Truecaller, the caller ID and call-blocking app, has gained popularity worldwide since its initial release during 2009. The Swedish owned company behind the service, True Software Scandinavia AB, reports that it now has over three billion telephone numbers in its database and over 100 million Google Play Store downloads for its Android app alone.
Having raised over $100 million in funding to date, the company recently announced that it is currently scouting for new offices across Afrika given that it has over 50 million users on the continent.
“The tremendous growth we’ve had across Africa the past two years has truly been amazing and yet we feel it is still only the starting point of what is about to come,” said Ted Nelson, Chief Commercial Officer at Truecaller.
According to Truecaller, South Africa, Nigeria, Kenya and Egypt rank among the top 20 countries globally which are being “plagued” by unwanted spam calls.
The top 20 countries affected by spam calls in 2017. | Truecaller
There is no denying what value Truecaller adds to those who use the app, but have you ever wondered how your telephone number is available on Truecaller despite you not having ever installed the app?
Permission based crowdsourcing
The concept behind Truecaller is easy to understand. It is essentially a global telephone directory which allows its users to have caller ID service despite not having the caller’s telephone number in their phone’s address book. Added to the caller ID feature, another popular feature on the Truecaller app is the call blocking one. This allows a user to block calls from specific telephone numbers you don’t want to receive or ones that have been labelled as spam by other users of the service.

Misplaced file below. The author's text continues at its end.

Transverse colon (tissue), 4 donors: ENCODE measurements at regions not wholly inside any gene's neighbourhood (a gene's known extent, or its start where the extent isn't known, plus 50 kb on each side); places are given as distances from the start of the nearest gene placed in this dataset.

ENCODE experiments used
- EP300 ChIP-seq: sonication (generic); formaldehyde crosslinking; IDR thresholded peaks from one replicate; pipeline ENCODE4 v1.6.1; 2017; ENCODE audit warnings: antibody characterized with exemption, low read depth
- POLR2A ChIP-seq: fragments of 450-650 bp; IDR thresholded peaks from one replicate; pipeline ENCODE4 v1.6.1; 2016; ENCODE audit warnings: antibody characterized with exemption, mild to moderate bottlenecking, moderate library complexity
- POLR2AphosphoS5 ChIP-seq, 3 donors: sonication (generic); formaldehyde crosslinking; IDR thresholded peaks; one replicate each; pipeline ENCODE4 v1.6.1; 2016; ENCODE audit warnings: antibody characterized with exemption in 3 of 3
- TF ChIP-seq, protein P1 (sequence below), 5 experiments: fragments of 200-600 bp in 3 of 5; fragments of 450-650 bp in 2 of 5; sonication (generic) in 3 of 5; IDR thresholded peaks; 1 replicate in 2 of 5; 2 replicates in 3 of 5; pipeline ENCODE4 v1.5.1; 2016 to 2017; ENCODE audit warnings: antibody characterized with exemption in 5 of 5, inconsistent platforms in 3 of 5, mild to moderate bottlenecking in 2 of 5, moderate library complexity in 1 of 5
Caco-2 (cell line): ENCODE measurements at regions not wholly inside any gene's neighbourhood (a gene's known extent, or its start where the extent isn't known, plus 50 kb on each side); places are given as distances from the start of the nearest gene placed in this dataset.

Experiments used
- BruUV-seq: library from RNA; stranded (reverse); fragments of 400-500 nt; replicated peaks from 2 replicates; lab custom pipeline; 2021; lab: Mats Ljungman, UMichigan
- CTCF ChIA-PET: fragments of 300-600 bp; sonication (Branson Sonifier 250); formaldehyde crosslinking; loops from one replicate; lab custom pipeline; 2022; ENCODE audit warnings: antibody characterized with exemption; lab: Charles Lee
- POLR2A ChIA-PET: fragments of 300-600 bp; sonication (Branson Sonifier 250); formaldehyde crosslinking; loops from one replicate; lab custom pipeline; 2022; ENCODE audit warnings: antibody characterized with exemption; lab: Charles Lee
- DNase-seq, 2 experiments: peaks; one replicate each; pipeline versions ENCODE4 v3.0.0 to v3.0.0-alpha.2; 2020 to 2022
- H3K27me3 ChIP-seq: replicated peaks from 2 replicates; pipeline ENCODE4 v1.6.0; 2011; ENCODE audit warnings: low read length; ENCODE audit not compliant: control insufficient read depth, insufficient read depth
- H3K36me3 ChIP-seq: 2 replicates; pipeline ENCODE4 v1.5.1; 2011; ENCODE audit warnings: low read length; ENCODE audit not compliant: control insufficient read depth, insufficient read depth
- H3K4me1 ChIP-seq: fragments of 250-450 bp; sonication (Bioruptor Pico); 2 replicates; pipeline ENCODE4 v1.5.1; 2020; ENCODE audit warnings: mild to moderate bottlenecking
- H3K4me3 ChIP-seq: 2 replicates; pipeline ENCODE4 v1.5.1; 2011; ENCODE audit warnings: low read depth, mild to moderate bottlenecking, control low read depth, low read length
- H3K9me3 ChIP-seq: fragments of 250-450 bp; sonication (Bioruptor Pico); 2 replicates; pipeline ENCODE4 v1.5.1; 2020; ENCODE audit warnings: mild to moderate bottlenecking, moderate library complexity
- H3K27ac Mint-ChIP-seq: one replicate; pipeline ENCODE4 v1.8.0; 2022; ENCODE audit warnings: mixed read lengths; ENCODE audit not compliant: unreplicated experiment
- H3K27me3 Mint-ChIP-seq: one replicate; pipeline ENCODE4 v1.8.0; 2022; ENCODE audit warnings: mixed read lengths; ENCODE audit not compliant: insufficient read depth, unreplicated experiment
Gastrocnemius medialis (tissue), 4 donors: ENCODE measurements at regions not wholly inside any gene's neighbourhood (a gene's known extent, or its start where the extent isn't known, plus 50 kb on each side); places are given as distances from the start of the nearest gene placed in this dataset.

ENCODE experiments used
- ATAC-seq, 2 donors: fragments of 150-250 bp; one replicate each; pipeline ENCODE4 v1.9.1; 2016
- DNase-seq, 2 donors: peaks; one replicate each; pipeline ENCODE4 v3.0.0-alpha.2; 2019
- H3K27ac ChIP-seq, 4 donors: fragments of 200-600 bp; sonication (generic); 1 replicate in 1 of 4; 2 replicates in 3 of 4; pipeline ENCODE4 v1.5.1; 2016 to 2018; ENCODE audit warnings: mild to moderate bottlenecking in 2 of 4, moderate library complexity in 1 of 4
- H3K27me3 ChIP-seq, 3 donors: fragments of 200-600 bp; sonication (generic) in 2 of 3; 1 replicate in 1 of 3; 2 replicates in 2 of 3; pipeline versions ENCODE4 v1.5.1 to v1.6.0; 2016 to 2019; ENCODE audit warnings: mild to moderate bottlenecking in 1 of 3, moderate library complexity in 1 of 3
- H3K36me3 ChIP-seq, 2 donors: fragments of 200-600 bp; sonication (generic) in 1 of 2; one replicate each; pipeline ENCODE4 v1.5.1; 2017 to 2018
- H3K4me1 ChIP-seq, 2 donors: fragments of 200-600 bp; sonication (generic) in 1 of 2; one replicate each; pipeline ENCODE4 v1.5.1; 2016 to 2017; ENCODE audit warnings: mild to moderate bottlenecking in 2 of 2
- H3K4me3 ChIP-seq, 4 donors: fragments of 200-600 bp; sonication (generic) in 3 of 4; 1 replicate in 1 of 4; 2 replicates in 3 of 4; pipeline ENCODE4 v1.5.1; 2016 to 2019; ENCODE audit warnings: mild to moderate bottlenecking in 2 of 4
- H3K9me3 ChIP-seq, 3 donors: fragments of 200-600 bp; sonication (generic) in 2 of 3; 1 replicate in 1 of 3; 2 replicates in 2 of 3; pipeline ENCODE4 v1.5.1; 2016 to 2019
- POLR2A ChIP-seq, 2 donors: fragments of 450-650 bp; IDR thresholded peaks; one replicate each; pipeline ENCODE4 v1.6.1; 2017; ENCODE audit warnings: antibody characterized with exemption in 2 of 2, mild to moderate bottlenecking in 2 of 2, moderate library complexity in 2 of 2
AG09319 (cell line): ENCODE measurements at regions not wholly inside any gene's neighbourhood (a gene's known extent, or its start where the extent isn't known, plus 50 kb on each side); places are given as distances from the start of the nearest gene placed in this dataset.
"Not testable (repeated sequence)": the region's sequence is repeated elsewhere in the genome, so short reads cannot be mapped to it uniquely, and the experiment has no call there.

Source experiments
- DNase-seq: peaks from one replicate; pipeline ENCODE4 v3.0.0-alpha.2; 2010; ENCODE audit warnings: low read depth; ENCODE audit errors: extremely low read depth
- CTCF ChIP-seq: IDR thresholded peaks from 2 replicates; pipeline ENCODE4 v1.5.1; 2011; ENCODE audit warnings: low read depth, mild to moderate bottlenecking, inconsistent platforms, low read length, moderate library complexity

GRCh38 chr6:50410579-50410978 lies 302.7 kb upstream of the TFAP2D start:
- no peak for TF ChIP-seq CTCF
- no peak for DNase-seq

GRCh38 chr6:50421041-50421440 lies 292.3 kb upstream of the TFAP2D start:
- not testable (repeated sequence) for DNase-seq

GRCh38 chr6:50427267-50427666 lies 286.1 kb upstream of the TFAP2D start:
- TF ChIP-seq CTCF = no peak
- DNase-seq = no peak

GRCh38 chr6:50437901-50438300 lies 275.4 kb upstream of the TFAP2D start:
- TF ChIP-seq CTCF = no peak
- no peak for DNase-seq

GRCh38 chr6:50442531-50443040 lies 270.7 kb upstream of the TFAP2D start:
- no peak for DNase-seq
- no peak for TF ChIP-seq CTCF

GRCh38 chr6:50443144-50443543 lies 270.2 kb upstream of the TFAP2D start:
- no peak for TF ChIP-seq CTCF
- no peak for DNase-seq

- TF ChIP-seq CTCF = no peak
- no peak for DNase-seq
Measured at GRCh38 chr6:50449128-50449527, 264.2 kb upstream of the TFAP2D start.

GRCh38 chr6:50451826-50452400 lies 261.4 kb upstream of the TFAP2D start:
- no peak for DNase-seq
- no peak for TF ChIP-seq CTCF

However, there is something quite interesting about the Truecaller app which you typically observe when you call someone who doesn’t have your number on their address book but they have the Truecaller app. Despite you not having ever used the app, as soon as you call a Truecaller user, your telephone number appears on their screen along with your name.
This is possible because one of the ways Truecaller collects data to populate their database is through what they call “permission based” crowdsourcing. This is a process where, anyone who installs their app also has an option that gives the Truecaller app the option to upload their entire address book to the Truecaller database.
“There are several different ways that Truecaller gets its data. On a daily basis, there are over 350,000 new registered users that comes [sic] onboard on Truecaller that creates [sic] a profile. We have a very large user base that helps with contributing information by tagging and suggesting name to numbers, but also spam reporting. We have created a service that is built by a vibrant community that contributes and adds information so the rest of the community can benefit from it,” explained Ted Nelson, Chief Commercial Officer at Truecaller, to iAfrikan.
“We also gather, and organizes [sic] phone numbers from different sources including white and yellow pages across the world, and social media channels. Once the information is gathered, Truecaller runs it through different layers of verification (our proprietary algorithms) to make sure that the contact information we organize is accurate.”
That’s correct, through various methods Truecaller is able to integrate to various social media platforms and refine the data it already has uploaded on its contacts database. This can include things such as matching a name to a telephone number, uploading a profile photo, specifying a location, etc.
Truecaller may supplement the information provided by you with information from third parties and add it to the information provided by you e.g. demographic information and additional contact information that is publicly available.
The details of this data refinement process are not publicly available. Once you have uploaded your address book to Truecaller and it has been refined, those details are now available on their database. Throughout this process, you will note, that you (as a non-Truecaller user) are not notified that your personal contact details have been uploaded without your permission.